It’s Time To Admit That Edith Finch Was Just Okay

Replaying games is a risky business and one that I have rarely partaken in over the years. Mostly because of the overwhelming number of new releases I need to keep up with, but also because it’s been a cardinal rule of mine for a very long time.

Unless it’s a sandbox game with no ending, a game with a super-addictive gameplay loop, or something that provides enough nostalgia to make the risk worthwhile, I don’t want to know. 

However, this year, I’ve had a change of heart. I’m trying to play games not because I have to, or because I want to milk them for platinum trophies.

I’m playing them for fun. I know, a mad concept, but I thought it was worth a try. And in doing this, I have returned to some games in the hope of rekindling a flame and finding enjoyment where I once only found obligation. 

It’s been a mixed bag, to say the least. I returned to Bioshock Infinite and shattered my rose-tinted glasses as I uncovered all those flaws that Ken Levine hated about his own game. But on the flip side, I found a new indie champion in Hollow Knight, perhaps the first Metroidvania I would go as far as to say I love. 

However, just as you should never meet your heroes, you should never replay games you love, because you run the risk of discovering that this love was misplaced, and that’s what happened when I replayed What Remains of Edith Finch. I think it’s time to admit that it’s not a masterpiece; it’s just okay. 

Tech Demo Patchwork

Upon returning to this game, I knew going in that storytelling is this game’s strongpoint, and my memory had led me to believe that the gameplay played a vital role in making these moments within the game so compelling.

However, upon returning to the game, it didn’t take long before I realized that the narrator in my head was as false as the one telling this game’s story. I realized that this game is made up of a series of rather janky vertical slices patchworked together to form a gripping story, which sometimes works, and sometimes falls flat.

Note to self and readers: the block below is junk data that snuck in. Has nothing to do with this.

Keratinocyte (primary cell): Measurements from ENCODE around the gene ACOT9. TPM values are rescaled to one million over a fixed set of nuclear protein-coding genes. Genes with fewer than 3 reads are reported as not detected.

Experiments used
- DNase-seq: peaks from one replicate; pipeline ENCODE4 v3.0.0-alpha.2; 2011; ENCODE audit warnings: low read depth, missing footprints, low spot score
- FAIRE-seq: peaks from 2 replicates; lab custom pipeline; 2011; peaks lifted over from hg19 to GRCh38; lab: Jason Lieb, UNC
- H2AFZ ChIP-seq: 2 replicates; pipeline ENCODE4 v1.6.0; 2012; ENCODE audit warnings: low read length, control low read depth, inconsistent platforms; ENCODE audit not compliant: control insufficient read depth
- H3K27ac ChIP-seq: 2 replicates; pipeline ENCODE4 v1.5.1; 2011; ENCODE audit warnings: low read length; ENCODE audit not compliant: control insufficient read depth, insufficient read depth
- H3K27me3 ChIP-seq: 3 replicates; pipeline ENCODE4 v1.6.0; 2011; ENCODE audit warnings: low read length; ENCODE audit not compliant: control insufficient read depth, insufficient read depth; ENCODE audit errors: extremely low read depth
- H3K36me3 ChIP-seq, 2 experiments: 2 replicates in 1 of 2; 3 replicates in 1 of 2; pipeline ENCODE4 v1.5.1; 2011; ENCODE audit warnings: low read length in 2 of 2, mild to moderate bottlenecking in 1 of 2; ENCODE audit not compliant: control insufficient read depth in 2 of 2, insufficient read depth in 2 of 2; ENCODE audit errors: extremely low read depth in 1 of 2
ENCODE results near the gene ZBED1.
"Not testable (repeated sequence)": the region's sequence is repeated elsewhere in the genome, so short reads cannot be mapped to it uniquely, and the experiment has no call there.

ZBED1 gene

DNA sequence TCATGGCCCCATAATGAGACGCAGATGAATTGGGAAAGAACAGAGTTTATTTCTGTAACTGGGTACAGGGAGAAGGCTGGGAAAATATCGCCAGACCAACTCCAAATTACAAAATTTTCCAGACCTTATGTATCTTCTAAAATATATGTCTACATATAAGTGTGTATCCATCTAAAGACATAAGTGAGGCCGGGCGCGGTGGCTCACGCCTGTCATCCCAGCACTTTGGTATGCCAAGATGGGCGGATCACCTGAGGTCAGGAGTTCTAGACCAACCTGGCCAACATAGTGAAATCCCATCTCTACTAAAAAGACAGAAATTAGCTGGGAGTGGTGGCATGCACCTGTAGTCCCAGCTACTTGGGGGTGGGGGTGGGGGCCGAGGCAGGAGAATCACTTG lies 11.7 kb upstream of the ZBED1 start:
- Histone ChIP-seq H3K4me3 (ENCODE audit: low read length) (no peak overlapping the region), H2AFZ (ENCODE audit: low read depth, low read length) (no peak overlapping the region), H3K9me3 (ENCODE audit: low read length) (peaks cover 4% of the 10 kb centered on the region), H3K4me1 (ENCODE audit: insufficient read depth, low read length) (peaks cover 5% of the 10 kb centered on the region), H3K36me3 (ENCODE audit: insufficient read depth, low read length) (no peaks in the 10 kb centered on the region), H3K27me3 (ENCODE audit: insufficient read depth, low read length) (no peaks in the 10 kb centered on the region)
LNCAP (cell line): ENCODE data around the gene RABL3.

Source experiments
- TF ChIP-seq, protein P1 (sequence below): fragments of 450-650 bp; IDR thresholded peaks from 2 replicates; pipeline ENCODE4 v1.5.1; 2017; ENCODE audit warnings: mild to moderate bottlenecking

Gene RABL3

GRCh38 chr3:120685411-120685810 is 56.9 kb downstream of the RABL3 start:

What Remains of Edith Finch visuals review

It’s kind of like a sketch show, where the top-tier sketches leave a lasting impression and keep people invested, but the filler content evokes little to no emotion, as you find yourself fighting the urge to change the channel. 

There are obvious high points in terms of the gameplay, with Lewis Finch’s Scene or the Bathtub Scene standing out as probably the most powerful of the bunch, but even when we break these down for parts and simply look at moment-to-moment gameplay, there’s not a lot of substance there. In pretty much every single Finch Story, there is clear and obvious jank that threatens to take you out of things if you aren’t super invested.

It feels like the game is made up of a series of loose concepts from budding game developers. Ideas that were left on the cutting room floor of other projects and then re-purposed here. In some cases to good affect, and then less do for others. 

Which then leads me to question why the game kicks things off with the weakest scenes first, with the awkward and bumbling animal morphing scene being the biggest offender of them all in terms of pure jank. 

What Remains of Edith Finch Land Shark

I can’t deny that the stories they weave around the gameplay sections tend to be very strong, minus a few, but all in all, in a genre where varied gameplay is often seen as optional, and all you have to do is not get it wrong, Edith Finch hits as many homerun’s as it does foul balls. 

A Game That Lives Off Moments 

So, let’s talk about the story, because at the end of the day, that’s where a walking simulator is meant to excel, and up until recently, I thought that Edith Finch was a prime example of that. 

What Remains of Edith Finch duck bath

However, upon returning to the game, I realize now that this game does something that most walking simulators don’t have to do due to their meticulously crafted environments and well-paced narrative. Edith Finch dines out on individual moments, which, in a vacuum, offer solemn and heartbreaking snippets detailing the demise of the family.